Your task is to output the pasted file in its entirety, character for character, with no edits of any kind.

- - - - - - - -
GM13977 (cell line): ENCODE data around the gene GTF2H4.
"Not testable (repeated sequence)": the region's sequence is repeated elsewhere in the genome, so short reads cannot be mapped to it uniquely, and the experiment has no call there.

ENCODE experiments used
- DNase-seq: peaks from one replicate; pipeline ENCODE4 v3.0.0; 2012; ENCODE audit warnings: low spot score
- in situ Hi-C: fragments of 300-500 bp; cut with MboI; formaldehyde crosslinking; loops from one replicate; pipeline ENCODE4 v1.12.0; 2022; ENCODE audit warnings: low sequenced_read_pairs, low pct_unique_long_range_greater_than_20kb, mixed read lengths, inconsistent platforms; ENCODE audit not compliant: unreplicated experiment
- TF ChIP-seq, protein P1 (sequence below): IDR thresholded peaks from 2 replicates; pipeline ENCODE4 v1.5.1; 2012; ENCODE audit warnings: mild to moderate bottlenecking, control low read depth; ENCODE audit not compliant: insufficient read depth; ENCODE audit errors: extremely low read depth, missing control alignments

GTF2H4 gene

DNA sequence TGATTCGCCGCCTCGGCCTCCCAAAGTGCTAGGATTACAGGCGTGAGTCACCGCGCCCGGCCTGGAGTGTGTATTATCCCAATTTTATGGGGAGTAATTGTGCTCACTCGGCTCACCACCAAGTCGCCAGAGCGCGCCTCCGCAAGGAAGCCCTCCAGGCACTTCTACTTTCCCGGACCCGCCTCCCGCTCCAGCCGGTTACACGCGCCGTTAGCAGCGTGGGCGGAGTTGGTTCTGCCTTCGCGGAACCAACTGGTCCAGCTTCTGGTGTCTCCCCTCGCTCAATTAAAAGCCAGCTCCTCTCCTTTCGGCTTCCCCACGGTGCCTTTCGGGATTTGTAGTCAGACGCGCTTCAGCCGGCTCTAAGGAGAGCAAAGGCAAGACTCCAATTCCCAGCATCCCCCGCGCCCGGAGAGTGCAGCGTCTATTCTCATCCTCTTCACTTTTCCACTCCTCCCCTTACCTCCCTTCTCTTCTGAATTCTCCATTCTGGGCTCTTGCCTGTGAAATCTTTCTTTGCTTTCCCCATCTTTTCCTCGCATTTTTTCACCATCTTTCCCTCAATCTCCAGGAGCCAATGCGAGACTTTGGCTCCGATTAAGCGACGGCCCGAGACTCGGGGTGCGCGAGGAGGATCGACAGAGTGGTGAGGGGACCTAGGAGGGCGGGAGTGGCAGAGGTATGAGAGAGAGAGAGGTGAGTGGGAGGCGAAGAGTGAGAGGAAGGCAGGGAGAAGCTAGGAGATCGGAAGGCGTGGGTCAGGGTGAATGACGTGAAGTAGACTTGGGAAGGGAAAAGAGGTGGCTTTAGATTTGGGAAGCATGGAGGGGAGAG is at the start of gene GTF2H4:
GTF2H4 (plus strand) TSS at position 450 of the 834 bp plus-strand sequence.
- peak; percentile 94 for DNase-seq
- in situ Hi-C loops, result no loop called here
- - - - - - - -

GM13977 (cell line): ENCODE data around the gene GTF2H4.
"Not testable (repeated sequence)": the region's sequence is repeated elsewhere in the genome, so short reads cannot be mapped to it uniquely, and the experiment has no call there.

ENCODE experiments used
- DNase-seq: peaks from one replicate; pipeline ENCODE4 v3.0.0; 2012; ENCODE audit warnings: low spot score
- in situ Hi-C: fragments of 300-500 bp; cut with MboI; formaldehyde crosslinking; loops from one replicate; pipeline ENCODE4 v1.12.0; 2022; ENCODE audit warnings: low sequenced_read_pairs, low pct_unique_long_range_greater_than_20kb, mixed read lengths, inconsistent platforms; ENCODE audit not compliant: unreplicated experiment
- TF ChIP-seq, protein P1 (sequence below): IDR thresholded peaks from 2 replicates; pipeline ENCODE4 v1.5.1; 2012; ENCODE audit warnings: mild to moderate bottlenecking, control low read depth; ENCODE audit not compliant: insufficient read depth; ENCODE audit errors: extremely low read depth, missing control alignments

GTF2H4 gene

DNA sequence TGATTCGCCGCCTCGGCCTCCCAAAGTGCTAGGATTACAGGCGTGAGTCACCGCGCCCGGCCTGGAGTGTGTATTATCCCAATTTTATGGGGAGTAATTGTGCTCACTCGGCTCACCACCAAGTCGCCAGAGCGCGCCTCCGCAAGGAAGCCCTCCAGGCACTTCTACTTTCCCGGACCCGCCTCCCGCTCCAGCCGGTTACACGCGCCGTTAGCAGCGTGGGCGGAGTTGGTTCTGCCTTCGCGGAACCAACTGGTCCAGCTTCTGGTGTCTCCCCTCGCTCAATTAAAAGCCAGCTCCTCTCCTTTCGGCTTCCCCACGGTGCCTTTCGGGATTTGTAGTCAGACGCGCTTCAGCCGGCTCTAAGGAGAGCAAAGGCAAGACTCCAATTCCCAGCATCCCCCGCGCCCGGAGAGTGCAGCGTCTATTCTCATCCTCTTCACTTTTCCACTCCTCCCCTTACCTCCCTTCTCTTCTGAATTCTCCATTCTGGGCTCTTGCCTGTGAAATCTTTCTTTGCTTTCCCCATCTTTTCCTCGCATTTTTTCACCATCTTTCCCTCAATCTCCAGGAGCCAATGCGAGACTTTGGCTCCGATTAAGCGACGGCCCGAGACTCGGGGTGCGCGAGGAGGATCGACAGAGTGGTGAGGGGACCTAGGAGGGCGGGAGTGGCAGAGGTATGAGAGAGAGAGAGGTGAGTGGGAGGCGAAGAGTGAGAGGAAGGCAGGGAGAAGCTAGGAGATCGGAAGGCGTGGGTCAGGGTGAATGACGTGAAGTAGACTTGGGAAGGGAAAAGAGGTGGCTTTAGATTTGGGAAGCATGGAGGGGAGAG is at the start of gene GTF2H4:
GTF2H4 (plus strand) TSS at position 450 of the 834 bp plus-strand sequence.
- peak; percentile 94 for DNase-seq
- in situ Hi-C loops, result no loop called here